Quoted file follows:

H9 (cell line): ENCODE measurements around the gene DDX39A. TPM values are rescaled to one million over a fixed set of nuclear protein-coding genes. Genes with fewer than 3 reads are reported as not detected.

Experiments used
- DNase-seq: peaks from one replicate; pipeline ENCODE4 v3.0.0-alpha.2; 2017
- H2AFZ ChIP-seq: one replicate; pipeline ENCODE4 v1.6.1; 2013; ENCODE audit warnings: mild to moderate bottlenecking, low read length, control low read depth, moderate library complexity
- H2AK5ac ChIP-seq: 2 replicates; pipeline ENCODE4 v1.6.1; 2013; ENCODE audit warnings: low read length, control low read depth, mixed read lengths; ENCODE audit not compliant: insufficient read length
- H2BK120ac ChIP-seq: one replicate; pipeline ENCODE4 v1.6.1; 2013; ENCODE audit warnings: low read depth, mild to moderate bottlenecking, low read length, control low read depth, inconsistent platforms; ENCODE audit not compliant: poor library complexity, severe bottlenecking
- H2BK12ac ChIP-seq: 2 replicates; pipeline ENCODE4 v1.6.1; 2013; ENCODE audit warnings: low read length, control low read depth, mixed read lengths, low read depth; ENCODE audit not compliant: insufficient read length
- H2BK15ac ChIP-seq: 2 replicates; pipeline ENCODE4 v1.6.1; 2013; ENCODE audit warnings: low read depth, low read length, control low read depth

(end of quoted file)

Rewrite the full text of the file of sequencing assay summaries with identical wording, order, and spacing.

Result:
H9 (cell line): ENCODE measurements around the gene DDX39A. TPM values are rescaled to one million over a fixed set of nuclear protein-coding genes. Genes with fewer than 3 reads are reported as not detected.

Experiments used
- DNase-seq: peaks from one replicate; pipeline ENCODE4 v3.0.0-alpha.2; 2017
- H2AFZ ChIP-seq: one replicate; pipeline ENCODE4 v1.6.1; 2013; ENCODE audit warnings: mild to moderate bottlenecking, low read length, control low read depth, moderate library complexity
- H2AK5ac ChIP-seq: 2 replicates; pipeline ENCODE4 v1.6.1; 2013; ENCODE audit warnings: low read length, control low read depth, mixed read lengths; ENCODE audit not compliant: insufficient read length
- H2BK120ac ChIP-seq: one replicate; pipeline ENCODE4 v1.6.1; 2013; ENCODE audit warnings: low read depth, mild to moderate bottlenecking, low read length, control low read depth, inconsistent platforms; ENCODE audit not compliant: poor library complexity, severe bottlenecking
- H2BK12ac ChIP-seq: 2 replicates; pipeline ENCODE4 v1.6.1; 2013; ENCODE audit warnings: low read length, control low read depth, mixed read lengths, low read depth; ENCODE audit not compliant: insufficient read length
- H2BK15ac ChIP-seq: 2 replicates; pipeline ENCODE4 v1.6.1; 2013; ENCODE audit warnings: low read depth, low read length, control low read depth